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  2. The problem i see with libertarianism is that to get to a Libertarian world which might be ok (who can say) we need "Libertarians" leading the way.

    And all of them seem to be ideologically mad to the point of seeming to be quite happy to apply their principles at the point of a gun.

    If you don't think i'm right try lurking o the von Mises blog site for a while - most of the posts and comments lead me to think that they are extremely bigoted and probably violent people.

    proponents of any "ism" seem to be as dangerous and unappealing as any other "ism" nuts.

    I suspect that a harmonious state of civil life can only be achieved by evolutionary processes - not revolutionary ones.

    That of course and there being enough resources and space to go around.

    pop

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  3. Yves Smith had a series run on her web site in late November and early December on the "Libertarian Utopia!" http://www.nakedcapitalism.com/2011/11/journey-into-a-libertarian-future-part-i-%E2%80%93the-vision.html

    Actually, it is a journey into the past, a new feudal age where there will be a class of merchant nobles, soldiers, a small class of appartichiks, and mass of servants who will sell themselves into slavery and serfdom to save themselves.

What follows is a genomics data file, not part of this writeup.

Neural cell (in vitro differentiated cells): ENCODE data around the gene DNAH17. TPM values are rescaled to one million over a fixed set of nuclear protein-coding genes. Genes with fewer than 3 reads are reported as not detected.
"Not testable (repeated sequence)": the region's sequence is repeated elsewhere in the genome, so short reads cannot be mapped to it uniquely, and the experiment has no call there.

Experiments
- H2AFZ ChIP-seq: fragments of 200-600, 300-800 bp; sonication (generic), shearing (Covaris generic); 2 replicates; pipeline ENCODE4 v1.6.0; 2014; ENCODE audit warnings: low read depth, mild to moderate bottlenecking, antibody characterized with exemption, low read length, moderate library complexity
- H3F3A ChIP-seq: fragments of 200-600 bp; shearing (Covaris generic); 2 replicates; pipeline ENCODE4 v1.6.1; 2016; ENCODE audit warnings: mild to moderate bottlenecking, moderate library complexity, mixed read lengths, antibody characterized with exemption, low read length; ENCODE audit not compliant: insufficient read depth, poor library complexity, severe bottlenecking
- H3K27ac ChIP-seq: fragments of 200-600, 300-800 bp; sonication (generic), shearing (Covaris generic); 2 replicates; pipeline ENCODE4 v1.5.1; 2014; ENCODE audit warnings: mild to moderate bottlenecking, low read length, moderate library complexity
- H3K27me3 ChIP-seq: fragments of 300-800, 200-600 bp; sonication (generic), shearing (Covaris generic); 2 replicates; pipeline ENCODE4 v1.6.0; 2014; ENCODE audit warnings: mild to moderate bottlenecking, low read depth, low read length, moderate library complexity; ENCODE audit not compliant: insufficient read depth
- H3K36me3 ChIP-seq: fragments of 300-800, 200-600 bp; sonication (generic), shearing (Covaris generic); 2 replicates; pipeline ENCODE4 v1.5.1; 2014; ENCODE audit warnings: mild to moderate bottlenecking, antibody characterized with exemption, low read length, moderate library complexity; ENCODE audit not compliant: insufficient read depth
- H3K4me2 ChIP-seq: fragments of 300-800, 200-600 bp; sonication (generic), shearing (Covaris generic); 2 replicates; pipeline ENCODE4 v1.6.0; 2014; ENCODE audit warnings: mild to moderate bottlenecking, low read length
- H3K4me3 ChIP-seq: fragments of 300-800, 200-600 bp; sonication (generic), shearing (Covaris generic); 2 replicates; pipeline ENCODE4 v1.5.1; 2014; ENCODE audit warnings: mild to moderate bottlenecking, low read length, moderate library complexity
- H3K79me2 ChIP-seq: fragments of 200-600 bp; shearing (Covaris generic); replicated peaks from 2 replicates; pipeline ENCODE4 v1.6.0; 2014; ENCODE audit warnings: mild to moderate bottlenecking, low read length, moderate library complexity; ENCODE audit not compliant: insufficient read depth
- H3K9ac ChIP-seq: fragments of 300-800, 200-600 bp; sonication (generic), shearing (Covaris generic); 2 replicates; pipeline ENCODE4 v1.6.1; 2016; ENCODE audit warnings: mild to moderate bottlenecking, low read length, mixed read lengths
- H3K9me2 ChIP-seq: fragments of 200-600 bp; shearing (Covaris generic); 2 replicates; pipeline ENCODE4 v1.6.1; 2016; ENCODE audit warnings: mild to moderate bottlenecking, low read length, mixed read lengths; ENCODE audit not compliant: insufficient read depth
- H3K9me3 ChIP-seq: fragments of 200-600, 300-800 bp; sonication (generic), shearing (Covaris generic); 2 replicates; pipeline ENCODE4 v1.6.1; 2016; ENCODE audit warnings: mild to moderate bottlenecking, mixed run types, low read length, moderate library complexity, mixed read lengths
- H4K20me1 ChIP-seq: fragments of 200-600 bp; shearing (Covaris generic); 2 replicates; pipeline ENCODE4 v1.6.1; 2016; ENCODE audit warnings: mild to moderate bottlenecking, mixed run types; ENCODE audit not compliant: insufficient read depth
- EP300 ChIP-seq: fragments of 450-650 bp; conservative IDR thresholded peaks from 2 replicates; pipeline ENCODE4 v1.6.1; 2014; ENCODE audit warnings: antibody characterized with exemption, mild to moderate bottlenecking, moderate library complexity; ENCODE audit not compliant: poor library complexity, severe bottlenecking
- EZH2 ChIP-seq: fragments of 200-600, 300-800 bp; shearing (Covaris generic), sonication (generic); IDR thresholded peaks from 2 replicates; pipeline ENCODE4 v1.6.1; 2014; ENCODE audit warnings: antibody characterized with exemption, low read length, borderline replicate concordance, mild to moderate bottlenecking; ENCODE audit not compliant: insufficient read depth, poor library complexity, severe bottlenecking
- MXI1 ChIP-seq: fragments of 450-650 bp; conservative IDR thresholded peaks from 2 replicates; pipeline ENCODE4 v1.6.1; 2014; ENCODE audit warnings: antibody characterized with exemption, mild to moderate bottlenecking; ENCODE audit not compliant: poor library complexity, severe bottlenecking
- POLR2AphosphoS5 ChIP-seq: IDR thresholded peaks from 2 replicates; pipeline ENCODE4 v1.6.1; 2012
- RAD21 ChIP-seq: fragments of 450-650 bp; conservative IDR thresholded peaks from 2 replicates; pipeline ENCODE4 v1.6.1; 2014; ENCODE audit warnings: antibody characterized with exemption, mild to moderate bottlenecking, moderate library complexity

I also reading Page Smith's multi-volume history of the United States,the volume name "The Nation Comes of Age." It covers the pre-civil war United States. One chapter has us follow a Charles Pancoast, a Pennsylvania pharmacist, and is adventures in the Missouri and Arkansas frontier of the 1840s. His account, under the chapter title "A Modet Competence" in part describes his stay in the Missour frontier town of Warsaw. It was a town where justice was enforced private vigilatnte groups. Pancoast describes 30 murders, not one punished by the law during his stay there. The periods of weak Government, both in the U.S. and throughout the world (see Somalia), should give one pause about the restraint local bullies will feel on them from "dignity and morality" since our current Galtian overlords already feel free of accountability for their actions.

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  4. I think much of the anger at the Federal Government dates to the 1960s and 70s when it acted against local bullies and interests to protect the rights of minorities, particularly Blacks. More anger has come up from homophobes because the Government is extending civil rights protections to gays. Just look at the Ron Paul newsletter to see the real attitude and anger to those considered "lesser breeds."